[P]rovided Germans with a way both to mourn the vacancies left by the Holocaust and to refuse the role of the perpetrator in racial aggression. Indian impersonation thus facilitated the work of restitution, by allowing Germans to explore alternative notions of ethnic differences and to reject learned concepts of Aryan supremacy. Their identification with the victims of foreign invasion reflected (and displaced) the historical experience of Allied occupation, but it also constituted a form of historical denial. (220)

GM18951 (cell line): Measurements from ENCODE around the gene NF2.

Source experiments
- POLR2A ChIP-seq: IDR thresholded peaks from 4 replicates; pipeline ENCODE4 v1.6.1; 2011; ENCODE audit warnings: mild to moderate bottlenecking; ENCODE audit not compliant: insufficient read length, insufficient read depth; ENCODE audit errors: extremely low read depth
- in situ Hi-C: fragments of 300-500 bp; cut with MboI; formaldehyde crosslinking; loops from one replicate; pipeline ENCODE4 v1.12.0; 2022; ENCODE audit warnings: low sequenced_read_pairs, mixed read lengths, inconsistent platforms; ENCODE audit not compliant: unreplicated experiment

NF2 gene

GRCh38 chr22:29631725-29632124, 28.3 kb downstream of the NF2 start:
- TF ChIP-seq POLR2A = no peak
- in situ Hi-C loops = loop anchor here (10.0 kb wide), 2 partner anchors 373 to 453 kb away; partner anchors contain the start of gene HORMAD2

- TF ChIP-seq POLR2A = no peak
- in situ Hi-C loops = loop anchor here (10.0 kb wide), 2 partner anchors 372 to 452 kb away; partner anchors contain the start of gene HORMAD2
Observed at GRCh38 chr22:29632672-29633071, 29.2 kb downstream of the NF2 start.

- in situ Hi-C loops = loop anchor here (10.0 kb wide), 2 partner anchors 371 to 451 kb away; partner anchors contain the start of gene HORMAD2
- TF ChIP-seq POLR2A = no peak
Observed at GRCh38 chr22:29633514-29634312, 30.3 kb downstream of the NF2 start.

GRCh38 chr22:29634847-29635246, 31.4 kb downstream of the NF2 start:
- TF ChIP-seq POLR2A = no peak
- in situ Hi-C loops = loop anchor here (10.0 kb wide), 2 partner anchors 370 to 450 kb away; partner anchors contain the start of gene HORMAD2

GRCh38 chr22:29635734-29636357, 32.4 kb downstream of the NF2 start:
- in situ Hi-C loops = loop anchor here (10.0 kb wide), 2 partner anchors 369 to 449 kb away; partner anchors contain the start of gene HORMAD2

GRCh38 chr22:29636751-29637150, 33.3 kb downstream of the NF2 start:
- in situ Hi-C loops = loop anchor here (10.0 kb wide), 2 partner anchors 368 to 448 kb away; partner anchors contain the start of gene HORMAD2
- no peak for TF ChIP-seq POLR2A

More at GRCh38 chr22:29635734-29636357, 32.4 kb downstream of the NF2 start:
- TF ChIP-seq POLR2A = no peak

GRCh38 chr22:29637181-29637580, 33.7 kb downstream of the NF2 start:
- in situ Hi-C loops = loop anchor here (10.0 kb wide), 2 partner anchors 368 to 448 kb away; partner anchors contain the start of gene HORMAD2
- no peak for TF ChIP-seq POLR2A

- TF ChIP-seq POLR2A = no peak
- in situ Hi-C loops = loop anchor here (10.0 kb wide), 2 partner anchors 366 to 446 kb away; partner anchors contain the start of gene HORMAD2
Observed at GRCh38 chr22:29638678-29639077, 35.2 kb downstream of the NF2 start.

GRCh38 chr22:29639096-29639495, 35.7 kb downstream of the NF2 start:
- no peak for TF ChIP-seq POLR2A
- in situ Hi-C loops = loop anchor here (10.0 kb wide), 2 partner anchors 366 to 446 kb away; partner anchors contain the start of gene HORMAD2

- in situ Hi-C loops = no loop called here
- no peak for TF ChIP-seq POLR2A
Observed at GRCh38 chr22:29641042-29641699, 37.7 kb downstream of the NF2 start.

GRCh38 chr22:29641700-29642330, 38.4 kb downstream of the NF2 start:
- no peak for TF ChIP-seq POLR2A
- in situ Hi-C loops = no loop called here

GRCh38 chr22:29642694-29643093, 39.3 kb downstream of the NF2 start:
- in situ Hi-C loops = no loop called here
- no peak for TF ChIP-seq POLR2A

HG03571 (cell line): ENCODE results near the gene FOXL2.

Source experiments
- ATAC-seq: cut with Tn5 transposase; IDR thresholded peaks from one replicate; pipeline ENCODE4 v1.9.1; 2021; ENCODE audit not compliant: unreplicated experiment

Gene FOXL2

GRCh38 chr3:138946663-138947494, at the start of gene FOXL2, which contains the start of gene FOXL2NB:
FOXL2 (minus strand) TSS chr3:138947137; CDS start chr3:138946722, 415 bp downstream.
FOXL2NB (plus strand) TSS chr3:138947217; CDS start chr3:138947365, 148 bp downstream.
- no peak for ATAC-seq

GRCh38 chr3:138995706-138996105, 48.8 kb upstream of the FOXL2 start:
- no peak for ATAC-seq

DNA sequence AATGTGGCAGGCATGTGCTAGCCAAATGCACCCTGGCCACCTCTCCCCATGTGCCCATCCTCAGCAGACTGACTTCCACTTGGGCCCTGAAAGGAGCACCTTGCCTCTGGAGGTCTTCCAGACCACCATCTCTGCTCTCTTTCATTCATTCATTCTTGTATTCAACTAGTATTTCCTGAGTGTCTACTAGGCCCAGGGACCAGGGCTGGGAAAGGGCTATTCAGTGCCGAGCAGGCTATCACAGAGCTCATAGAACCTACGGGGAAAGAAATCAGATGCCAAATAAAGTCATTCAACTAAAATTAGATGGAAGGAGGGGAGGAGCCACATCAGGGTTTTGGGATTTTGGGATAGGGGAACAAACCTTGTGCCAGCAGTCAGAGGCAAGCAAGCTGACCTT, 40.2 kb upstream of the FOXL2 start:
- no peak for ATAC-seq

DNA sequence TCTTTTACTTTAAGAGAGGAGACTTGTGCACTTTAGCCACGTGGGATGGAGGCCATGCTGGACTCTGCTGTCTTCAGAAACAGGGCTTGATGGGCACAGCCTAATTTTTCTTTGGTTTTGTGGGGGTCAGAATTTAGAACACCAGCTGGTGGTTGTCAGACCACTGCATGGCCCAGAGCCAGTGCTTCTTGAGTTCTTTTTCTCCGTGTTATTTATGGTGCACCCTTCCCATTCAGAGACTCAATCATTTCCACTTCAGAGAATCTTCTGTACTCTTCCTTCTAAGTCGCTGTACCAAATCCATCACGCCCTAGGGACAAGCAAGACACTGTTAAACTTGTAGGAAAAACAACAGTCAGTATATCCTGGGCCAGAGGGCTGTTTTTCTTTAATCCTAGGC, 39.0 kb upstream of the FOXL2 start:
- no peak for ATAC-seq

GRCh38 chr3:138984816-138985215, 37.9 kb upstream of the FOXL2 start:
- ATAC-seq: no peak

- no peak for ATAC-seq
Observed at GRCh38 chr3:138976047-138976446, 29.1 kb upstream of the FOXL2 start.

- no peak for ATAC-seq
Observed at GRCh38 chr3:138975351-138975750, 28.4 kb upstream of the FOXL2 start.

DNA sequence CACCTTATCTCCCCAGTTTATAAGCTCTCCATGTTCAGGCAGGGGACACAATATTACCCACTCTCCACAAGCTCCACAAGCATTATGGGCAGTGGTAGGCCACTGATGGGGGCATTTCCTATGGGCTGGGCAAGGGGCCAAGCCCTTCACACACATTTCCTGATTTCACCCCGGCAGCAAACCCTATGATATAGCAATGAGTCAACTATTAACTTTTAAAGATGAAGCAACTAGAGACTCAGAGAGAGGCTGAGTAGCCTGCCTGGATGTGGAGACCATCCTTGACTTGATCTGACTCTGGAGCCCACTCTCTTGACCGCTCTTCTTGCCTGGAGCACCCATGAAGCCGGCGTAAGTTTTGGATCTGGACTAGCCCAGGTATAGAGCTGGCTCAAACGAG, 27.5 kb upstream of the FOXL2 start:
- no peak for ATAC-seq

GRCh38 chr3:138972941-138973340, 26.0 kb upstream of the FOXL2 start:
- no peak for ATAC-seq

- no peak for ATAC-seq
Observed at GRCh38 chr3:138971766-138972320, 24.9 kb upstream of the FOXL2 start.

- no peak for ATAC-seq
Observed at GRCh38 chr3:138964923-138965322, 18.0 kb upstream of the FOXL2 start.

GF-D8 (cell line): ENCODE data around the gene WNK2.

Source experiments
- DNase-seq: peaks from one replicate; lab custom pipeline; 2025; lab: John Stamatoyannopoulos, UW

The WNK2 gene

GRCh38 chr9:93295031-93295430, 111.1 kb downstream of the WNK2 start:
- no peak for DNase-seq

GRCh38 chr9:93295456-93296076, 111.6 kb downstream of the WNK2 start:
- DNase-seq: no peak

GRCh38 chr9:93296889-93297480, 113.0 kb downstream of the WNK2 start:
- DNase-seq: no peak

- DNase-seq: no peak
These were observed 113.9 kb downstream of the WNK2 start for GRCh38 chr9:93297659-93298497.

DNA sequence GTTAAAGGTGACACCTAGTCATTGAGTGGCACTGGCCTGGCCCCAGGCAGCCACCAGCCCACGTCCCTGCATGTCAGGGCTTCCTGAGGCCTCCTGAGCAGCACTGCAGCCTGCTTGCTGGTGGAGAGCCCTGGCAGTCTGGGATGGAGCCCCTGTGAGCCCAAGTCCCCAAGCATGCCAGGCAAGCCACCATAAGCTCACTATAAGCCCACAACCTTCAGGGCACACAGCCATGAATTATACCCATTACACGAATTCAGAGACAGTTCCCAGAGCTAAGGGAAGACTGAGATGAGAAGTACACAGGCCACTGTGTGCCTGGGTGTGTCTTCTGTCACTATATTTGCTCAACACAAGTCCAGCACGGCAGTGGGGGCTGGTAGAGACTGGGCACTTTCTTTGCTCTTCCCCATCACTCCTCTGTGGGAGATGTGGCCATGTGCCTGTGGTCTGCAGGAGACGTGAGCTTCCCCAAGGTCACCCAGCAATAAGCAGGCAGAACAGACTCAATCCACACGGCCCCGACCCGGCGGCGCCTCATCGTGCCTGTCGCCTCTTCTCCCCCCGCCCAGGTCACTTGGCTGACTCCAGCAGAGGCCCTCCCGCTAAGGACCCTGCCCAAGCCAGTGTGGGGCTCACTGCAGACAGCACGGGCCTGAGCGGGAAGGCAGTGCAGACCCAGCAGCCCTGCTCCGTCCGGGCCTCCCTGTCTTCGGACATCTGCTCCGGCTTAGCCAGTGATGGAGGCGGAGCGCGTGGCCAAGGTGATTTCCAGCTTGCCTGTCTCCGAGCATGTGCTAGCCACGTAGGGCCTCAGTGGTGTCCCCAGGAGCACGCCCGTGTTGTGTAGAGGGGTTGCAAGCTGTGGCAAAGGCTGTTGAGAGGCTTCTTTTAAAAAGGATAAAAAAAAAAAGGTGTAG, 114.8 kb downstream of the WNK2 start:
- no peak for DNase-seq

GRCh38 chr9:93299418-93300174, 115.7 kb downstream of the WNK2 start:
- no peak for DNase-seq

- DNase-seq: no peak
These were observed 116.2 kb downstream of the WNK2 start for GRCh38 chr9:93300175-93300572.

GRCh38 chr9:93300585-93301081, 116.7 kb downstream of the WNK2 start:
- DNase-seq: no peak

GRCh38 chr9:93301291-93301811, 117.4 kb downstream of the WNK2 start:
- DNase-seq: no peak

It seems to be legitimate to apply this assessment to the huge success of the Winnetou films as well. Thus, the complete identification with the figures of Winnetou and his blood-brother Old Shatterhand as the universal ‘good guys’ and the immersion of the audience into the process of going native have a cathartic or purgative function. Even in his “vanishing”—Winnetou dies at the end of the third part as a martyr figure for freedom between the races—there is assimilation through conversion to Christianity. It does not seem far-fetched to argue that these aspects, firmly established in a popular German tradition of “indianthusiasm,” have also influenced the ‘seeing’ of later Hollywood films like Dances with Wolves and Last of the Mohicans.